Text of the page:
Bren Simon likely will inherit at least one-third of her billionaire husband’s fortune and potentially much more, wealth managers speculate, based on the legal and tax issues involved in such a large estate.
In March, Forbes magazine listed Melvin Simon as the world’s 559th-richest man, with net worth of $1.3 billion. That’s clearly a low-ball estimate now, thanks to the resurgence in the stock price of Simon Property Group Inc., his principal holding. It’s more than doubled in the past six months, adding more than $700 million to his wealth.
Simon family members won’t publicly discuss the estate plan for Simon, who was suffering from pancreatic cancer and died Sept. 16 at age 82. But public records suggest the mall pioneer carefully began laying the groundwork for passing on his wealth years ago, with an eye toward minimizing taxes—the nemesis of the rich.
Without the elaborate use of tax shelters, such as trusts and charitable bequests, estate taxes would soak up half of Melvin Simon’s fortune. Public records show he began setting up trusts as long ago as the late 1970s.
Simon holds about a 7-percent stake in Simon Property Group, the shopping center developer he co-founded in 1960, and he was the co-owner of the Indiana Pacers before quietly working out a deal with his brother Herb in the past year that gave him full ownership. Melvin also owns Asherwood, an elaborate Carmel mansion with its own golf course that has an estimated value topping $50 million, as well as a Palm Beach, Fla., house valued at $20 million.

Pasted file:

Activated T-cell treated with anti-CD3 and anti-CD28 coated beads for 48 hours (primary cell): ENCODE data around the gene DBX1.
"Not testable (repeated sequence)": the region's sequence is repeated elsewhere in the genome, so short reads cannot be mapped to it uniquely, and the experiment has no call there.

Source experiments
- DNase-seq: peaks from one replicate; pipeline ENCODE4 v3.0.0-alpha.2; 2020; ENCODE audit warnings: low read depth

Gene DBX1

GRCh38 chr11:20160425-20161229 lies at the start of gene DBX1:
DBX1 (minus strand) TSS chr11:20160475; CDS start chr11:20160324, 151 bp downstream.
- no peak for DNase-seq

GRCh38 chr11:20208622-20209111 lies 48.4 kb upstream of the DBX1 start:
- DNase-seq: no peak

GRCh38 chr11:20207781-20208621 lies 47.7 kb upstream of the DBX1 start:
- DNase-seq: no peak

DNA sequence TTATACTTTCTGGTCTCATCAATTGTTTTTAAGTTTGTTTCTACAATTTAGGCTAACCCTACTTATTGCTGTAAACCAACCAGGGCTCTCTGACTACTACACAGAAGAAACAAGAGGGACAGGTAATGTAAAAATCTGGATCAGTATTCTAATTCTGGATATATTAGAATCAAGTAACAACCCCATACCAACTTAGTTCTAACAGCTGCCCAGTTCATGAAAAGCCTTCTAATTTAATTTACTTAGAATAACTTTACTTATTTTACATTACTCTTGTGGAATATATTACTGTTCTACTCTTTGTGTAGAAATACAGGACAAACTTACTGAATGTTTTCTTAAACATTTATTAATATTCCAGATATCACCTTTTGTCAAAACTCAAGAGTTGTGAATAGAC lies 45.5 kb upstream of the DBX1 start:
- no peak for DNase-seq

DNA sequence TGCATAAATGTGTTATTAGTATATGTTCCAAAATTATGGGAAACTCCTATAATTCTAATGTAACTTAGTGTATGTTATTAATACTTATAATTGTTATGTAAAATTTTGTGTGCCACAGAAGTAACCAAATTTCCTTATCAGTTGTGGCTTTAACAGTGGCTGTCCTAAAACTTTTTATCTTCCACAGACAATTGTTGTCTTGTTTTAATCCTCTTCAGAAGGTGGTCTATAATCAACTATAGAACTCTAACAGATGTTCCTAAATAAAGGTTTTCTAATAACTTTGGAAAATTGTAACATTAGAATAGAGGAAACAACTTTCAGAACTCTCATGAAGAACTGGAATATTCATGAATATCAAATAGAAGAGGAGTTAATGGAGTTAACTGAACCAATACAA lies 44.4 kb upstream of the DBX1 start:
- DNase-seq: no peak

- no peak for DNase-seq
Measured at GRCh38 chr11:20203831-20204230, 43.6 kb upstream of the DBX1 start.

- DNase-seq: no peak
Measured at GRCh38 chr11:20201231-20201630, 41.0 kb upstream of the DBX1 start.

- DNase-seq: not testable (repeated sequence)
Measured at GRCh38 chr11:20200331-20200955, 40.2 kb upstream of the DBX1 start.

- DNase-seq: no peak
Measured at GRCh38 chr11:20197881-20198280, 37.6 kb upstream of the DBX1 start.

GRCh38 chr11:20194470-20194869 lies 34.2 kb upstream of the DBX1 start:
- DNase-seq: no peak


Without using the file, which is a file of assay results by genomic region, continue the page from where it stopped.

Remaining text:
IBJ reported last year that he and Bren were laying the groundwork to donate Asherwood to the Indiana University Foundation, potentially to house a new think tank. But no deal materialized.
The super-rich often give generously in their later years, in part because the alternative is a bigger tax bill at death. Federal estate taxes quickly soar up to 45 percent after a $3.5 million exemption. Add in Indiana’s estate tax and the pain is worse.
“You can’t keep all of it when you die. But you can certainly give it away. The more you give away, the lower your tax bill,” said Chap Mitzell, managing principal of locally based wealth management firm The Windsor Group Ltd. “You end up redistributing your wealth in the way you want to, rather than the way the U.S. government wants to.”
No Simon family members responded to IBJ’s requests for comment, and little information is available publicly about Melvin’s estate plan.
Documents expected to be filed soon in probate court in Hamilton County probably won’t illuminate the situation. They likely will specify that assets be distributed as specified under various trusts, but those trusts are not public record.
The rich often can keep such information private unless heirs challenge the plan—arguing, for instance, that changes in the distribution unfavorable to them occurred when the deceased was of unsound mind.
Financial planners say the issues Melvin Simon was grappling with are similar to those any wealthy person would face—only with more zeroes.
“You won’t really know what happened here,” said John Wortman, co-founder of locally based Valeo Financial Advisors LLC. “Which is part of good planning. Done well, it’s done in private.”
Simon’s immediate family include his wife, Bren, 66, whom he married in 1972; three children from his first marriage, David, Deborah and Cindy; and Tamme, a stepdaughter. If Simon wanted to avoid estate taxes entirely, his first option would have been to leave everything to Bren. There are no taxes on the transfer of estates between spouses.